• I was been born in Boston and later migrated to Los Angeles having married a Californian. Some 12 years and two daughters later, my husband (being California born) would always tell us how much nicer California was and how they did everything better. Well, after a few years, he began to tell everyone how much he loved NE and how much better it was than CA. So I guess that just about says it all.

  • Wow, Richard and Dawn both of you expressed eloquently your feelings about New England. Richard, anyone who has taken the first climb up Monandock with children will share similar memories. The mountain combines accessibility and “relative” ease with beauty and vistas. I bet your daughters will remember those steaks for the rest of their lives.Dawn the issue we are planiing that photo essay for is the March/April 2010 issue. (we do things far in advance to take advantage of our seasons. But hopefully every issue will bring you a sense of being here.


    Hello Mel;
    My name is Richard Ward and I was born in 1936 and raised in Lawrence Massachusetts.
    My second wife, who I met here in 1981 in Baltimore, Maryland and I live in the ourskirts of Baltimore.
    By the time 1958 came alone I was married and the father of three daughters and one son.
    To support my family, I took on a job as a tractor trailer driver.
    The company that I worked for manufactured paper products.
    Our products were delivered to woolen and paper mills all over New England.
    I remember the first time I drove up that long hill in Dublin in front of your Yankee office.
    I had a heavy load on and I had to down shift to the lowest gear that I could use.
    One of our customers was across the street on the street opposite your office.
    Being a photographer, it was a pleasure and delight to be able to drive during the four seasons in the Mount Monadnock area.
    I had detoured while driving through Dublin one day and ventured to the state park.
    I noticed that visitors could climb the mountain by way of three methods.
    I noticed a sign that read that folks could climb the mountain on foot by taking the white dot trail.
    This climb was for people that climbed and were unassisted by any ropes or other climbing gear.
    The other two climbing methods meant that you had to have climbing gear.
    As time and many delivery trips went by, I decided to climb the mountain on Labor Day weekend in 1977.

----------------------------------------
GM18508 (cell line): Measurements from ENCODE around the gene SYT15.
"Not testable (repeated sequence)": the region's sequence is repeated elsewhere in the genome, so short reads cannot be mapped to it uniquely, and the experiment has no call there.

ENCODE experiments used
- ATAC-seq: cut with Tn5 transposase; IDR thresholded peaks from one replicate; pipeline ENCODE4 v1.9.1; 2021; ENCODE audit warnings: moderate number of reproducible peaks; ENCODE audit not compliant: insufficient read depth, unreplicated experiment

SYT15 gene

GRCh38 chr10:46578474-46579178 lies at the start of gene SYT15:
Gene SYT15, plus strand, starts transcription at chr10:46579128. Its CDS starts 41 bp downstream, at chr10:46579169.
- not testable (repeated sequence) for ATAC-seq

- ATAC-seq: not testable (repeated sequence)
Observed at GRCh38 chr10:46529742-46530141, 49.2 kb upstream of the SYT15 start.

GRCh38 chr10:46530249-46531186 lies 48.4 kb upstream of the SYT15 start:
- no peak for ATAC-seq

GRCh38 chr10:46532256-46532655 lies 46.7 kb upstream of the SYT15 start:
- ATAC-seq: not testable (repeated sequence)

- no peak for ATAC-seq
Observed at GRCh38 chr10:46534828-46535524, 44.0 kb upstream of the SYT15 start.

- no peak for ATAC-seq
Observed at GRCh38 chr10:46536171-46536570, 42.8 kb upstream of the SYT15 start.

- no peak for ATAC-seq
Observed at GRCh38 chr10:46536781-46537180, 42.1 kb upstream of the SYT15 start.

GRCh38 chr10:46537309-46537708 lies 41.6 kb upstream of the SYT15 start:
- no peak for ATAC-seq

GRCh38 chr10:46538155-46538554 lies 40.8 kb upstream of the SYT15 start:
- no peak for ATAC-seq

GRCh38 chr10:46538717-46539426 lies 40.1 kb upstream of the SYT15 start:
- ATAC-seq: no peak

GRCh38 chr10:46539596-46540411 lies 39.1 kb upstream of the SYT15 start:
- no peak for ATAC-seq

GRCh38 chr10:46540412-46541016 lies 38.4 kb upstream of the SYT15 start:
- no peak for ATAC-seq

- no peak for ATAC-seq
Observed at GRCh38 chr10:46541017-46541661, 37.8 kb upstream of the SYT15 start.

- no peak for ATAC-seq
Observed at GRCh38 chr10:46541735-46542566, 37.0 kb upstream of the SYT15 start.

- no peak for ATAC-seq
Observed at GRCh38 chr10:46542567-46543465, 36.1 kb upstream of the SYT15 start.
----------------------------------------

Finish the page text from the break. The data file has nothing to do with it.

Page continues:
I chose to take my two daughters along and not to tell them where we were going to go and what we were going to do.
    As we drove closer to the Dublin area MT. Monadnock came into view.
    I pointed to the mountain and said to them, “See that mountain?” ” We are going to climb it”
    They didn’t say anything about the mountain, but I’m sure they were wondering how we were going to climb it.
    We arrived at the state park and I surprised to see so many other visitors.
    They too had the same purpose-to climb the mountain.
    This are so many incidents that happened that day to describe and I would be all day writing this story.
    We started out with water and peanut butter and jelly on crackers.
    I had noticed that my daughters chose to eat most of the crackers on our climb.
    I warned them that they should save some for the clinb down.
    On the way up we were able to enjoy natural spring water that came trickling down from above.
    After two hours of slipping and sliding, we made it to the top.
    It was a beautiful sunny day and we could see for miles.
    My daughters chose to lie dawm while I took photos of climbers and the surrounding area.
    After we enjoyed the view my reminder my daughters not to get to comfortable.
    “We have a two hour climb back down” I reminded them.
    They sat up rested and we started back down.
    Nothing to eat or drink until we arrived at the spring along the trail.
    Two hours later we were back at our car.
    To prevent starvation, for me and my my girls, I had packed our charcoal grille, three T-bone steaks and a complete salad.
    We ate like a king and queens.
    It was an enjoyable adventure climbing that mountain and still today we reminisce about that day.
    Yes, I miss new England and every chance I get, we travel back.
    Uor next visit will be Labor Day to enjoy the Hampton Beach Sea Food Festival in Hampton, New Hampshire.
    Thanks for allowing me to tell my story about New England-

  • Dearest Mel,
    I am touched by your understanding of people like me, and infinitely pleased to know that you do, indeed, appreciate and hope to preserve the beauty and history of your home. I am looking forward to the Yankee issue you’ve mentioned containing photographs of the ‘most beautiful places in the region;’ this will be a true source of comfort to me, and most certainly a motivation towards realizing my dream of discovering New England for myself sooner rather than later.
    With warm regards, Dawn